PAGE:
Multiple Ears of Corn on the Same Shank
R.L. (Bob) Nielsen
Agronomy Dept., Purdue Univ.
West Lafayette, IN 47907-2054
Email address: rnielsen
ost everyone knows that a corn plant initiates a lot of ears, one at every stalk node up to the one that becomes the harvestable one (Nielsen, 2007). Keen observers of the corn plant also recognize that multiple ears can also be found on the same ear shank. Bonnet (1966) briefly mentions this phenomenon and includes a photo in his classic publication that describes the development of inflorescences of major grass crop species. For what it is worth, I mentioned it myself fifteen years ago (Nielsen, 1999) and coined the term "MESS Syndrome" (Multiple Ears on Same Shank).
The fact that multiple ears sometimes develop from a single ear shank is not, in and of itself, physiologically unusual. Ear shank development essentially replicates the developmental pattern of the main stalk of the plant.
- The ear shank is comprised of nodes and internodes just like the main stalk (Fig. 7).
- Each node of an ear shank develops a leaf just like the main stalk, although we add the adjective "husk" to describe them.
- The ear shank terminates with a reproductive organ (the female ear), akin to the main stalk terminating with a reproductive organ (the male tassel).
- Secondary ear shoots can develop from individual nodes of the ear shank just like secondary ear shoots develop from individual nodes of the main stalk.
Normally, hormonal apical dominance exhibited by the primary or apical ear on an ear shank (or simple competition for photosynthates) suppresses the initiation or development of secondary ears at lower shank nodes. However, under certain conditions or with certain genetic backgrounds, one or more secondary ear shoots not only initiate successfully, but also continue to develop to the point that their presence is clearly noticeable. While the appearance of one or more additional ear shoots with silks emerging from lower husk leaves may not be attractive, I do not believe there is any real detriment to the plant by their existence as long as the primary ear is "normal".
Occasionally, the development of multiple ears on individual ear shanks "blossom" out of proportion (pun intended). Back in 2006, there was a rash of reports from cornfields throughout Indiana and Illinois of an odd multiple-eared phenomenon that I termed the “bouquet” effect (Nielsen, 2006). The characteristic of the “bouquet” effect was a dramatic development of multiple ear shoots from a single ear shank and, in the worst cases, none of the ears successfully pollinated or set kernels. The common factor in affected fields was some sort of damage to the development of the primary ear prior to or during silking that seemed to "set loose" the continued development of the secondary ears on the same ear shank.
A good friend of mine in the seed corn industry asked recently whether today's hybrids, being bred increasingly for higher plant densities, are more prone to this MESS syndrome when grown at lower plant densities than older hybrids that were more adapted to lower plant densities. I do not know the answer to that question, but I just happen to have one of these so-called "high plant density" hybrids in seeding rate demo plots at the Purdue Agronomy Farm and so went out to look at it the other day.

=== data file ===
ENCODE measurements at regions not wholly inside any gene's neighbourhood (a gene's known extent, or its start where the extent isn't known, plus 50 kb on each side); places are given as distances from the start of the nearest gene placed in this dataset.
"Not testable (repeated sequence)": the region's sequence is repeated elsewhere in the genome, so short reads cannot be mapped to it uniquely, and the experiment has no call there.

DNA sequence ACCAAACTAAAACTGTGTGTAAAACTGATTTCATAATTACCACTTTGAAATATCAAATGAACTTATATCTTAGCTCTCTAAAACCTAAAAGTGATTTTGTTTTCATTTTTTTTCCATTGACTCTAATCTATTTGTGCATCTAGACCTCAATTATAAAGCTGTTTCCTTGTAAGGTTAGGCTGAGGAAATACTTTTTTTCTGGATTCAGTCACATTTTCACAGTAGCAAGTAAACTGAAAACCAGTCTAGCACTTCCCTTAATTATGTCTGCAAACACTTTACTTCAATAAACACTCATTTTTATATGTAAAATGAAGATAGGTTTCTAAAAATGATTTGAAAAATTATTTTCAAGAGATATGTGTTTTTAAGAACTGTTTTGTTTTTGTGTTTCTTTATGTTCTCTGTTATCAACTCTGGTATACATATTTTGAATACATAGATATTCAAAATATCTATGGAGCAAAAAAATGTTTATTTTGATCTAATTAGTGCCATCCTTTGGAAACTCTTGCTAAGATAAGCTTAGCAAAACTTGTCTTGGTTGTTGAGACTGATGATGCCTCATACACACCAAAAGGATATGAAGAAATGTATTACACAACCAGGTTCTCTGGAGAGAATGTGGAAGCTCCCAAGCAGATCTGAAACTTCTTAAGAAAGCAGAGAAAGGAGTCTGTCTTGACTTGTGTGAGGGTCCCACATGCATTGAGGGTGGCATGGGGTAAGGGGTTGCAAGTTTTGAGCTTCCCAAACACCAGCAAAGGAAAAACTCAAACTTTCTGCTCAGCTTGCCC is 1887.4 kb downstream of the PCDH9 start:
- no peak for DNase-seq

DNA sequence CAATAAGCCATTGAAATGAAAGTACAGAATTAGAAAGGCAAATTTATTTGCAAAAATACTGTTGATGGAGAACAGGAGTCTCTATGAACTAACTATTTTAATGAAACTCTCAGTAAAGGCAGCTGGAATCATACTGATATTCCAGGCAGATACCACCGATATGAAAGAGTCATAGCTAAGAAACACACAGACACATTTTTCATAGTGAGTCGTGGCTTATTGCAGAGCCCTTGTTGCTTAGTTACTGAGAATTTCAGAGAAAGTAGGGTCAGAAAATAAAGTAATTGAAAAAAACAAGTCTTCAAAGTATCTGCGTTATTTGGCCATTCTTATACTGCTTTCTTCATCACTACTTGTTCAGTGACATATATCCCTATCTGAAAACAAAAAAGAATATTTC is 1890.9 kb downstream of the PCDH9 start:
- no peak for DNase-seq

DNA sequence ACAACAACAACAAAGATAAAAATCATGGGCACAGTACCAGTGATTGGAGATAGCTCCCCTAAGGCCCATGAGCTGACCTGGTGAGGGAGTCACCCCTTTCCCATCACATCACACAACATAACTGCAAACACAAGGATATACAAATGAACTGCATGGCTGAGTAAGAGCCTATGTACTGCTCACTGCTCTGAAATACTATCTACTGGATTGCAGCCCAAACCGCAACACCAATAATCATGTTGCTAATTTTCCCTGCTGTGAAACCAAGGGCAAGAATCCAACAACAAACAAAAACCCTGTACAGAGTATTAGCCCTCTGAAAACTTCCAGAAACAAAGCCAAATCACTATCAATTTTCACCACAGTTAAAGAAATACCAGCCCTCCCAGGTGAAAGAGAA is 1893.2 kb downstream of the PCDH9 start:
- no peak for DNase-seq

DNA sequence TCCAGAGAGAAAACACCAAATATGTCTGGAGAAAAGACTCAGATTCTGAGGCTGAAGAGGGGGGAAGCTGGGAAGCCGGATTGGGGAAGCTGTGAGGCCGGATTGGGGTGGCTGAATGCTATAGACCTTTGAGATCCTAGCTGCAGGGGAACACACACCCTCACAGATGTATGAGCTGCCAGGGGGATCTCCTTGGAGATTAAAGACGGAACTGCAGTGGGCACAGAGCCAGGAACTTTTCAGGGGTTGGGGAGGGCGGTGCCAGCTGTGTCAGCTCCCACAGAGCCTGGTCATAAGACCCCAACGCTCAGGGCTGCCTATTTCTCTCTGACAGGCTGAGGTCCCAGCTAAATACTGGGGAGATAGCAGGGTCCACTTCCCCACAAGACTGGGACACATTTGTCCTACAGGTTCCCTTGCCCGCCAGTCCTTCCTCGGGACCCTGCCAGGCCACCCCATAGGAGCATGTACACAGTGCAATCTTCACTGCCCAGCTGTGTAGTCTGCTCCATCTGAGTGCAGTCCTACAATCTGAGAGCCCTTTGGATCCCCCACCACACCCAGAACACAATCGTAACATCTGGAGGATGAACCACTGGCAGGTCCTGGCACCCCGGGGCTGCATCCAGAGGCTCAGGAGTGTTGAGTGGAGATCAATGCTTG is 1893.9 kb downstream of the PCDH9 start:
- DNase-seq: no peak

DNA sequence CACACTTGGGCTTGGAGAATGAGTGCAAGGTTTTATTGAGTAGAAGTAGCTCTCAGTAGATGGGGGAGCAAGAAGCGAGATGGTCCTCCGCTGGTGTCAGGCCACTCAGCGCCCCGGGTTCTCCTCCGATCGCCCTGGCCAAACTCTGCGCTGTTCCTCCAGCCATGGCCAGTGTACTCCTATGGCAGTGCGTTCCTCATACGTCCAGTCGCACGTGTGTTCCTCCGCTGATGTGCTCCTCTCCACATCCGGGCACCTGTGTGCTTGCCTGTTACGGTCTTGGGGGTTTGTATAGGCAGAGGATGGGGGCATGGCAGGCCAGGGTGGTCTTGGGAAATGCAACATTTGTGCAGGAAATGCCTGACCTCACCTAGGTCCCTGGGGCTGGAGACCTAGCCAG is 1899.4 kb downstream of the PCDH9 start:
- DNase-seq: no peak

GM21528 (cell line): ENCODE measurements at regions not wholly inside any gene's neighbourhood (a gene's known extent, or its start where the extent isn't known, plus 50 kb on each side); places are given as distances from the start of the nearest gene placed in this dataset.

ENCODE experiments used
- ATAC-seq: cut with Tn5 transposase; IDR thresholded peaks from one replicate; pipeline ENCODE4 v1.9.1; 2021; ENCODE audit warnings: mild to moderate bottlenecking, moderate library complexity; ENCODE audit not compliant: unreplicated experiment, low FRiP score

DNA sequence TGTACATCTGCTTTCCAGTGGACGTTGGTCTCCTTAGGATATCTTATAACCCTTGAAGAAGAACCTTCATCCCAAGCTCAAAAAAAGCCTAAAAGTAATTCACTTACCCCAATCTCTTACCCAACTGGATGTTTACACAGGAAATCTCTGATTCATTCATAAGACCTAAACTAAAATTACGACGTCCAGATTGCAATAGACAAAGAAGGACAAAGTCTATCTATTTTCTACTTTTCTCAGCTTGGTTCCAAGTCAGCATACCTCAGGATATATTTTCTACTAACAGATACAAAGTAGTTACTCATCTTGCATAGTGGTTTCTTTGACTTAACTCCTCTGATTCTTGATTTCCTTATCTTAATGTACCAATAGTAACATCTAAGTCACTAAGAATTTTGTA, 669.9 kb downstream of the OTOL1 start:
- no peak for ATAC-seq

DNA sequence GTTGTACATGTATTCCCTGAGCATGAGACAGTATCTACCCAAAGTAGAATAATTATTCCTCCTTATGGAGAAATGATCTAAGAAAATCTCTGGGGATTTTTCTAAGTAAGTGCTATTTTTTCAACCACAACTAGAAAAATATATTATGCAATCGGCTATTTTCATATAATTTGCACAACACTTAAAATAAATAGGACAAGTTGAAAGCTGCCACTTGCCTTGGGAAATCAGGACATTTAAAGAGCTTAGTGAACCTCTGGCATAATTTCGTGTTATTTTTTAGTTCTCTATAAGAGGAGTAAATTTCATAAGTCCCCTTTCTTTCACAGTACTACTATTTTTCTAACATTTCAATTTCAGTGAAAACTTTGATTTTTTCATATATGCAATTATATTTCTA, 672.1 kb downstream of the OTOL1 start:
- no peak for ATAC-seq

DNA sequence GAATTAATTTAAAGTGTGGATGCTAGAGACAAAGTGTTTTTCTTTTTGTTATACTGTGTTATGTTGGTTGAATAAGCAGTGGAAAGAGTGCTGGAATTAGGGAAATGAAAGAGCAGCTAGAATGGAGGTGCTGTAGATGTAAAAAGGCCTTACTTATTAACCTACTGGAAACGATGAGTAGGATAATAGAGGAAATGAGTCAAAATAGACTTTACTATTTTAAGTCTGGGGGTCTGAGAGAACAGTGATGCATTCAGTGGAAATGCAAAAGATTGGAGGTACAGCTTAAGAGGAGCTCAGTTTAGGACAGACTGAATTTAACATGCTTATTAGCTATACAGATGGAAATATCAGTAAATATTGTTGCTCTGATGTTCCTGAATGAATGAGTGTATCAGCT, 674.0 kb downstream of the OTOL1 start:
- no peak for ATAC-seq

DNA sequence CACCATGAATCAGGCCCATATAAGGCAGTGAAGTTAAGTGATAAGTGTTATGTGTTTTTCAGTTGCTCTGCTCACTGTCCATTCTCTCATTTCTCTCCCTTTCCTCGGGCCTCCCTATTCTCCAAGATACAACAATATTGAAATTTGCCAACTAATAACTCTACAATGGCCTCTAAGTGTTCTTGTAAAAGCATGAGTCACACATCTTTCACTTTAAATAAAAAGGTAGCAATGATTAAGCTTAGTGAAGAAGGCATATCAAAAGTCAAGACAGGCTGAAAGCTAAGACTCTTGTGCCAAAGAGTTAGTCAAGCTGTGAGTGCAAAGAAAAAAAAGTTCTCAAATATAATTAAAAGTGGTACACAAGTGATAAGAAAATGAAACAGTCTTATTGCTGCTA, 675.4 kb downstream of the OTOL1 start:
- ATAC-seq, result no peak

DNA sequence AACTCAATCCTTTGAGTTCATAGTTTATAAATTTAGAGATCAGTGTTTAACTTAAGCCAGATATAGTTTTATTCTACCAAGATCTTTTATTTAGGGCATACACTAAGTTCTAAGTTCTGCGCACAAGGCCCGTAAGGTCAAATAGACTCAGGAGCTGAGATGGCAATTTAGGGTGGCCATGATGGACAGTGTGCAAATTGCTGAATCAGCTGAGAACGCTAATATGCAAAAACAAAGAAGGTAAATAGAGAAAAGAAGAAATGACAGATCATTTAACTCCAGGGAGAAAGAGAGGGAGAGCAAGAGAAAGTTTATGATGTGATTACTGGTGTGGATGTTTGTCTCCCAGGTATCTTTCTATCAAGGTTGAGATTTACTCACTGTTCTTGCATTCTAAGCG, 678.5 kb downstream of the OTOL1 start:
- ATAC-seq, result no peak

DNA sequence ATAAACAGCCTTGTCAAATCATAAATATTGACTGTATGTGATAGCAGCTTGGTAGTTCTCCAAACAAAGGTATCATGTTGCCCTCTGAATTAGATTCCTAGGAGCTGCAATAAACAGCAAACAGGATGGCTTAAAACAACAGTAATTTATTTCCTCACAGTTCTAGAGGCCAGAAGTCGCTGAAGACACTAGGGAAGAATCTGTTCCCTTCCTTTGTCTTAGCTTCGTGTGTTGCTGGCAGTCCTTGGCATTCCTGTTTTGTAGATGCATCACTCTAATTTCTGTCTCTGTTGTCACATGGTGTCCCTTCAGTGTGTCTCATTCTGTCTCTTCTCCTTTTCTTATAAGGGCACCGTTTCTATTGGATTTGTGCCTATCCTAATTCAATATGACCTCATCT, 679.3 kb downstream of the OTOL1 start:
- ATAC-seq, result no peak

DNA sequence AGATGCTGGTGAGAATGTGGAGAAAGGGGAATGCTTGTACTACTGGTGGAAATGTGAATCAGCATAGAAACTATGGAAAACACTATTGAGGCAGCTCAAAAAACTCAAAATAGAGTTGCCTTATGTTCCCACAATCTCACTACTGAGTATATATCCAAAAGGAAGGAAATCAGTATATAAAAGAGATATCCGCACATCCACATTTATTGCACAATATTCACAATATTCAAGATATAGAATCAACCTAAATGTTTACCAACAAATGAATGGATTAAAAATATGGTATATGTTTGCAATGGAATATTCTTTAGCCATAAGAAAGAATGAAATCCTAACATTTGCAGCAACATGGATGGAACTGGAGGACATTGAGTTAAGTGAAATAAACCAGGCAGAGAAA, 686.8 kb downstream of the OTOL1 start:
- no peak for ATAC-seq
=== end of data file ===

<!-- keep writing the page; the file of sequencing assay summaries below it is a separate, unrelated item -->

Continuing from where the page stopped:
Sure enough, the plants in the demo plot planted at 15,000 seeds per acre in 15-inch rows were exhibiting the MESS Syndrome with one or two secondary ear shoots clearly visible from the primary ear shank (Fig's 8 - 10). It is also true that most of the plants at this low plant density were exhibiting more traditional secondary ears at stalk nodes below the primary ear. However, the MESS Syndrome was also evident in the demo plot planted to 55,000 seeds per acre in 15-inch rows, but at significantly less pronounced levels (Fig's 11 - 14).
By itself, this demo plot does not answer the question about hybrids bred for high density and their propensity for the MESS Syndrome relative to other hybrids. I suspect that some genetic backgrounds are simply more prone to this type of multiple ear development and that certain growing conditions encourage the MESS Syndrome with these hybrids..
Click on images to view larger versions.
Bonnet, O.T. 1966. Inflorescences of Maize, Wheat, Rye, Barley, and Oats: Their Initiation and Development. Univ. of Illinois, College of Ag., Agricultural Expt. Sta. Bulletin 721.
Nielsen, R.L. (Bob). 1999. What A MESS! (aka Multiple Ears on a Single Ear Shank). Corny News Network, Purdue Univ. http://www.kingcorn.org/news/articles.99/990823b.html. (URL accessed July 2014).
Nielsen, R.L. (Bob). 2006. A Problem with “Bouquets”. Corny News Network, Purdue Univ. http://www.kingcorn.org/news/articles.06/Bouquets-0912.html. (URL accessed July 2014).
Nielsen, R.L. (Bob). 2007. Ear Size Determination in Corn. Corny News Network, Purdue Univ. http://www.kingcorn.org/news/timeless/EarSize.html. (URL accessed July 2014).
Nielsen, R.L. (Bob). 2011. Kernel Set Scuttlebutt. Corny News Network, Purdue Univ. http://www.kingcorn.org/news/timeless/KernelSet.html. (URL accessed July 2014).